ASPB is a co-sponsor of this seminar: Process food labeling, the role of social media in communicating about genetic engineering and implications for agricultural producers and consumers will be addressed at National C-FAR’s research seminar on Monday, October 5, offered at 10 a.m. in 328A Russell Senate Office Building and again at noon in 1300 … Read more Process Labeling of Food & Role of Scientific Engagement in Public Dialog on Food Science Seminar – Monday October 5th
By Dana D’Amico Part 1/2 Last year, the Center for Food Integrity (CFI), a non-profit working to facilitate public confidence in the US food system, conducted a consumer survey. The survey focused on a few key groups –mothers, foodies, and millennials –and aimed to examine ‘messenger trust’ related to issues like GM safety. Before any … Read more The Question of Public Trust in Plant Science Outreach
By Dana D’Amico In my last post, I introduced a few ways that the plant science community might look to storytelling and literature for outreach. Here, I’ll present some practical tips for working with science writers, as corroborated by working journalists at the Plant Biology 2015 “Standing Up For Science” workshop in Minneapolis (and for … Read more How to Be an Ally to Professional Communicators: Working with Journalists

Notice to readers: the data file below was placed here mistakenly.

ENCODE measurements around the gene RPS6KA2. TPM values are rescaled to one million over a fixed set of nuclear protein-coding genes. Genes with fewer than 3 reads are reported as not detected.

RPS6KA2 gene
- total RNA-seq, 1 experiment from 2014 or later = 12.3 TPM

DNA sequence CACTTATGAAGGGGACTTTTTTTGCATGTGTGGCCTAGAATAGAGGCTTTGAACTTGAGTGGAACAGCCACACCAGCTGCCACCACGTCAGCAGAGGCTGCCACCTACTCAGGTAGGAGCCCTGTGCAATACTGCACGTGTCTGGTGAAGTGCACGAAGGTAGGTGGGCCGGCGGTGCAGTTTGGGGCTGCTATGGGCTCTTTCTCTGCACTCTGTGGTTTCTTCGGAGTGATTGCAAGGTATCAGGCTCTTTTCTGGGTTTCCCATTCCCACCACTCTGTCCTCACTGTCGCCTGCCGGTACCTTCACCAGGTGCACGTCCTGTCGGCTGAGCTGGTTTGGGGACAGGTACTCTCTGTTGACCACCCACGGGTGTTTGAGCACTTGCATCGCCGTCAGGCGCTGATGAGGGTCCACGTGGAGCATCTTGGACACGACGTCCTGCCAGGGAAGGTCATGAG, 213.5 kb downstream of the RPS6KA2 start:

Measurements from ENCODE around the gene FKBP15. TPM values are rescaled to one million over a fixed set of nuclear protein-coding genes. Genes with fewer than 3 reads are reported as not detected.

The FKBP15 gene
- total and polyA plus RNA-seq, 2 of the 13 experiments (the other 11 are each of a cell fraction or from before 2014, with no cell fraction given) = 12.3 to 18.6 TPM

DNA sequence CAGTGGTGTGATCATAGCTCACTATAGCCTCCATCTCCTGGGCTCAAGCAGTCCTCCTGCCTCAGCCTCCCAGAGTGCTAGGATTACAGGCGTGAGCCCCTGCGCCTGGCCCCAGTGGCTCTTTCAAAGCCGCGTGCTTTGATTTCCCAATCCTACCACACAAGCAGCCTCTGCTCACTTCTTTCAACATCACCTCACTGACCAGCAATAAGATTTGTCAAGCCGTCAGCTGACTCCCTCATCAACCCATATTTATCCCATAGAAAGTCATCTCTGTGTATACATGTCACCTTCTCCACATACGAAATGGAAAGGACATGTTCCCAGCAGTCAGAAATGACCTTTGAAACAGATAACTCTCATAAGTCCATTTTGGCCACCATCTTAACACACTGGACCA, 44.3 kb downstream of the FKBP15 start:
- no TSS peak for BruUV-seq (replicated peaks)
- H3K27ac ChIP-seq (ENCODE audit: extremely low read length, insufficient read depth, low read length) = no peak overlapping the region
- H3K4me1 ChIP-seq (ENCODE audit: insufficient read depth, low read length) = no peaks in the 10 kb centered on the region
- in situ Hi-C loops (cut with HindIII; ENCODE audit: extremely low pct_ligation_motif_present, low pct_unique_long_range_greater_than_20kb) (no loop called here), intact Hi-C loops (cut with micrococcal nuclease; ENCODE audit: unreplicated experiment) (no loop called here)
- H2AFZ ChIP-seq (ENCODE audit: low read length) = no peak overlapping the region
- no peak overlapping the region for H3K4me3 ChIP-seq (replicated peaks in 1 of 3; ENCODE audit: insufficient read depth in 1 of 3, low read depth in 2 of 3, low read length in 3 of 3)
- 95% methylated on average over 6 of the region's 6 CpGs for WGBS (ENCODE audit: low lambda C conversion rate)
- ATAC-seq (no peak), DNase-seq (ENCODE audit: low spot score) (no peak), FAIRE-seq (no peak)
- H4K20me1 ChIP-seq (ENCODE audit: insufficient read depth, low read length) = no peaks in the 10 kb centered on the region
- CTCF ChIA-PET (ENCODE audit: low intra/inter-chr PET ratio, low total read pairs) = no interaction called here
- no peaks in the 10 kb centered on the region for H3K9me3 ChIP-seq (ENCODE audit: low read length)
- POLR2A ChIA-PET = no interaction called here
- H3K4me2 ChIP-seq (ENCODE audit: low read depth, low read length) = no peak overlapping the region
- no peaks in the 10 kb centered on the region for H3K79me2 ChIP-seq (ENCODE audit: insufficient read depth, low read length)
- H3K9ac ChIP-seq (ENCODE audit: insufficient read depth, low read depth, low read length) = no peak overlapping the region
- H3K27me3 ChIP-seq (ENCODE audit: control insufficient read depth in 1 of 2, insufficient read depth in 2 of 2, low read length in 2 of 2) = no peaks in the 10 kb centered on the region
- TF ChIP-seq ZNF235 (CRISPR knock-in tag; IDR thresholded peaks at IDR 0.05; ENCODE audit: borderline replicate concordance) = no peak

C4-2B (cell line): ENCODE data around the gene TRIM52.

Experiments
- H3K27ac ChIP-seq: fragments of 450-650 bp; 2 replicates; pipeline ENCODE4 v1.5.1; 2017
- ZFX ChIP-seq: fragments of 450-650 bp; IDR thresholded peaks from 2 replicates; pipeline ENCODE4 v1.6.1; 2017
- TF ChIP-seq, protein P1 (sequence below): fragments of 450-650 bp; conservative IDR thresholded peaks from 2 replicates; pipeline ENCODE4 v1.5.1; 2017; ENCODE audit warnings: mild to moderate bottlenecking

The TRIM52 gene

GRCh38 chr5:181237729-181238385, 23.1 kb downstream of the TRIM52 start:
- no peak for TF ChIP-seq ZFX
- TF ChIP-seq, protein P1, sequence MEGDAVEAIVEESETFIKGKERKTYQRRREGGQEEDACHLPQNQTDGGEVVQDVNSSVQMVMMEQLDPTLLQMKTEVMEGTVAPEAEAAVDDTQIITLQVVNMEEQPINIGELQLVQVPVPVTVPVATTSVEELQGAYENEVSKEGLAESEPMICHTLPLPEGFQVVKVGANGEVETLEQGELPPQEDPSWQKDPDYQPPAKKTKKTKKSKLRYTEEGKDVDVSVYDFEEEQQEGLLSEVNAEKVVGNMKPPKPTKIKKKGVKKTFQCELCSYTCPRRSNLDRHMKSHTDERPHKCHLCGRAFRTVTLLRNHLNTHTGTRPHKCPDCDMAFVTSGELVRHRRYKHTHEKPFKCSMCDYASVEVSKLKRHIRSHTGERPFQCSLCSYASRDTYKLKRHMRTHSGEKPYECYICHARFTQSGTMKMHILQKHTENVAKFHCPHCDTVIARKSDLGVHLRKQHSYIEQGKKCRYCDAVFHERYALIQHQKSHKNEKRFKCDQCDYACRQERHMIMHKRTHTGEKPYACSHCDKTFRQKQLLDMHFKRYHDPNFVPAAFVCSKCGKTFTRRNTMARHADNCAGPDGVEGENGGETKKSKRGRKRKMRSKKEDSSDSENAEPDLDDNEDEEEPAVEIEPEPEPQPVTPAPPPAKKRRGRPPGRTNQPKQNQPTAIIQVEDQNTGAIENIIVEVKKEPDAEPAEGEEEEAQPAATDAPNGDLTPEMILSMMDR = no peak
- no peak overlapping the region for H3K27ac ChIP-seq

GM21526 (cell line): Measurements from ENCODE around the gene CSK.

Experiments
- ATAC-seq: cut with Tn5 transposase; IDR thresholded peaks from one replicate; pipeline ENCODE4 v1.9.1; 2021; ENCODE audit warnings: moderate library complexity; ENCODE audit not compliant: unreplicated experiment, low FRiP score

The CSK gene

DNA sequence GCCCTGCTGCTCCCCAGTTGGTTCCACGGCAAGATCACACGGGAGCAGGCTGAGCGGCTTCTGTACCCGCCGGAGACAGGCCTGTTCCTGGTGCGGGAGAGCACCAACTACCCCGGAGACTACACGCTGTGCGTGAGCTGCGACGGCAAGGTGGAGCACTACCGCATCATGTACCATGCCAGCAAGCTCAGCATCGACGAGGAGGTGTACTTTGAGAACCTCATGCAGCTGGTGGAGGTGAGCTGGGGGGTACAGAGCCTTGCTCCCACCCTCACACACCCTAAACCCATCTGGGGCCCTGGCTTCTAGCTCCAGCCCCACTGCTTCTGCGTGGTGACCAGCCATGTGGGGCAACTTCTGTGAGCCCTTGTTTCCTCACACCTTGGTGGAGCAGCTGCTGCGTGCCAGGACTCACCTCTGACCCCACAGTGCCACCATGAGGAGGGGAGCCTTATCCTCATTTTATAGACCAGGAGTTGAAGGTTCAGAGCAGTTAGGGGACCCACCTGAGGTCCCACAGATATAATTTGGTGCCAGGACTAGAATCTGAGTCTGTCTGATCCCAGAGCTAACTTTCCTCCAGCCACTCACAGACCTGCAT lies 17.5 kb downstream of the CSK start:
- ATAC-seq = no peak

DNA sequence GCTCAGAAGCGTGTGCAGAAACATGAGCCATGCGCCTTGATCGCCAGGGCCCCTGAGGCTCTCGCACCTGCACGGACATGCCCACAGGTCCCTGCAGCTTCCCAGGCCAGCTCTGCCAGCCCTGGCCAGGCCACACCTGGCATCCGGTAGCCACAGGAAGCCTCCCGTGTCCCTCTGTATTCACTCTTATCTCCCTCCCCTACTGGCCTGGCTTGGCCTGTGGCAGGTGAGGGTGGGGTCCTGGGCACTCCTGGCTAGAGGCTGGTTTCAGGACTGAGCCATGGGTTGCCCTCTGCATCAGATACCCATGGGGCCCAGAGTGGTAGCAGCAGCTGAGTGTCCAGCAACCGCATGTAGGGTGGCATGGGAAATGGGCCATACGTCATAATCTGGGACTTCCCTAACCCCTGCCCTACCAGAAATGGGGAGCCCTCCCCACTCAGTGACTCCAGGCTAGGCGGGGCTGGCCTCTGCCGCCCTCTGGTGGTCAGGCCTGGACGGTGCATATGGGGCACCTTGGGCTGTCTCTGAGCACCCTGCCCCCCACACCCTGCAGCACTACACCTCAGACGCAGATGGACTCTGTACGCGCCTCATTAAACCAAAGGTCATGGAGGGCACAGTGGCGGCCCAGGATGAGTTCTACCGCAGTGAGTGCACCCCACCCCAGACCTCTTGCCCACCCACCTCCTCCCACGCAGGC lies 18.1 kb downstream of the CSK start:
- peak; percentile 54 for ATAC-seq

After four long days at a conference, all you want to do is board a flight home, crawl into bed, and try to forget how your boss saw you dancing at the open-bar party. But on July 30, 2015, a dedicated group of scientists and communicators rallied at the end of Plant Biology 2015 conference … Read more Communicating Plant Biology
Sex, maize and how to feed the world (despite herbicide tolerance) Balticon 49 – Established in 1967, Balticon is the annual convention sponsored by the Baltimore Science Fiction Society. This year’s version (May 22-25) offered everything surrounding science fiction including comic books, movies, kids’ programs, the presentation of the prestigious “Robert A. Heinlein” and the … Read more Balticon 49: What do fairies and elves need to know about plant science?
How to get your audiences to care as much as you do. You can explain your research with publication-worthy panache. So why don’t people outside of your niche seem to get jazzed about your topic? Maybe your presentation is upside down. Successfully engaging the public or students is much more – and less – than … Read more Engaging Students and the Public with Science
Communicating about your research to raise awareness and to get noticed is a critical skill. To be sure your abstract is a hot pick for talks, it’s important to use the right approach. Here are some tips and resources that can help your abstract get chosen. Consider Each Audience Reviewers will select your work for … Read more How to Be a Hot Pick: Tips for Writing Abstracts